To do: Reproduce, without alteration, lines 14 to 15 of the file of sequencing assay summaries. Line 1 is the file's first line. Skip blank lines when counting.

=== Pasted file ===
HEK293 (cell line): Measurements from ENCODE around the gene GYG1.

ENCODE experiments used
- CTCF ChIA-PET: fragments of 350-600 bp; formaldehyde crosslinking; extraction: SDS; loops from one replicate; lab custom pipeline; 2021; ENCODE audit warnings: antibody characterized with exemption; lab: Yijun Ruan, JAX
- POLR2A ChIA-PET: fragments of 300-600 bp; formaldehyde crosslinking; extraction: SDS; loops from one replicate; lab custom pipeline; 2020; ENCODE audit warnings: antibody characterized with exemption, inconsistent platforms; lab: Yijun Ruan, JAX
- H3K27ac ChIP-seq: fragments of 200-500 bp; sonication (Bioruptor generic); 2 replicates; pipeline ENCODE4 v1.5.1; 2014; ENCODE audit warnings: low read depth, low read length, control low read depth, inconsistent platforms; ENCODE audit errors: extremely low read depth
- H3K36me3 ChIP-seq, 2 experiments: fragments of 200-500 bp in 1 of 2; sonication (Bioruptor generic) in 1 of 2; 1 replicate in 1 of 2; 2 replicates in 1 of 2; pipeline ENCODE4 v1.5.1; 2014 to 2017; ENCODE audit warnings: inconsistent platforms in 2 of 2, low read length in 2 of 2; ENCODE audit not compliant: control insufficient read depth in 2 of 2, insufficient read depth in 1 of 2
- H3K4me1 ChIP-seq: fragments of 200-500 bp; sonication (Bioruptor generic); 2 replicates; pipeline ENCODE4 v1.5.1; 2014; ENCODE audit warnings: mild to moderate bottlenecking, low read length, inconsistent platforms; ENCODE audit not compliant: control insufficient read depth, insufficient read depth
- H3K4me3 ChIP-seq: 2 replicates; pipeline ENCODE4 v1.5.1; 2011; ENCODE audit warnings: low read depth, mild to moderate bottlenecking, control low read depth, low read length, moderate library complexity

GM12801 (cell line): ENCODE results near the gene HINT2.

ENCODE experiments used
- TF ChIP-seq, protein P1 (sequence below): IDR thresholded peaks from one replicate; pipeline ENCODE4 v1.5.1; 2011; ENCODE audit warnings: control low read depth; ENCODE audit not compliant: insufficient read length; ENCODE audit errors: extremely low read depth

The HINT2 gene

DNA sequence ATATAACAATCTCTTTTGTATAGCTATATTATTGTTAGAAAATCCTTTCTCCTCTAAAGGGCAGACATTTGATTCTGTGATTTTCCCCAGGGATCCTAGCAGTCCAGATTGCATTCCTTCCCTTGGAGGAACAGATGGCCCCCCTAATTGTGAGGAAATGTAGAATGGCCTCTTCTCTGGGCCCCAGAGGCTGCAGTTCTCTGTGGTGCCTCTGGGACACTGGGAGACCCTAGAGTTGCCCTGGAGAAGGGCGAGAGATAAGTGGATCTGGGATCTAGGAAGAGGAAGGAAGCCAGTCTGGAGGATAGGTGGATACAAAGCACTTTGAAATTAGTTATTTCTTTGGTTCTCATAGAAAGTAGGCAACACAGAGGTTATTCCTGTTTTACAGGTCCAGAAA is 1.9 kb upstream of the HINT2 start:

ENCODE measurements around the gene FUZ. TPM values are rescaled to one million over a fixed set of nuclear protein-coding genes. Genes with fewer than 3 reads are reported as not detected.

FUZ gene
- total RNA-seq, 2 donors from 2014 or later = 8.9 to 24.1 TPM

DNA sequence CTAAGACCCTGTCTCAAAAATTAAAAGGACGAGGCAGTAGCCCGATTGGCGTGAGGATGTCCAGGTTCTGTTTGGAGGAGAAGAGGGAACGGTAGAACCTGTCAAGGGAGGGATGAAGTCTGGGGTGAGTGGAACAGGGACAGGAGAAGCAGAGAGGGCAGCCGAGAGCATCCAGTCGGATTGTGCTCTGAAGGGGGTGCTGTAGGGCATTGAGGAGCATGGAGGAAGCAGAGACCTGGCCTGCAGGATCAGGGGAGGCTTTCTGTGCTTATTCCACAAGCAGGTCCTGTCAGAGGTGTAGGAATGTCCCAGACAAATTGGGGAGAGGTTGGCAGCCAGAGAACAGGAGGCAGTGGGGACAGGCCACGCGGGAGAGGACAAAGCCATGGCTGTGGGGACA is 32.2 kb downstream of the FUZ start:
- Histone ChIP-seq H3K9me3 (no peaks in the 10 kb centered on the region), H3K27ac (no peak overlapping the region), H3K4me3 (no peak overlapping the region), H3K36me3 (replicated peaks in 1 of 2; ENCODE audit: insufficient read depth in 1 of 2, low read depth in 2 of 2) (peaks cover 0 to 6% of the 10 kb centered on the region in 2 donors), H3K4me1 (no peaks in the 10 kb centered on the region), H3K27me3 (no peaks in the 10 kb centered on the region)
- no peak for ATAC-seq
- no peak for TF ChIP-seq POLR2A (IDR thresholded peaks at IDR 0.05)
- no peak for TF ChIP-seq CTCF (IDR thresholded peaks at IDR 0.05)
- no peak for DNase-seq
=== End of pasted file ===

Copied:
ENCODE measurements around the gene FUZ. TPM values are rescaled to one million over a fixed set of nuclear protein-coding genes. Genes with fewer than 3 reads are reported as not detected.

FUZ gene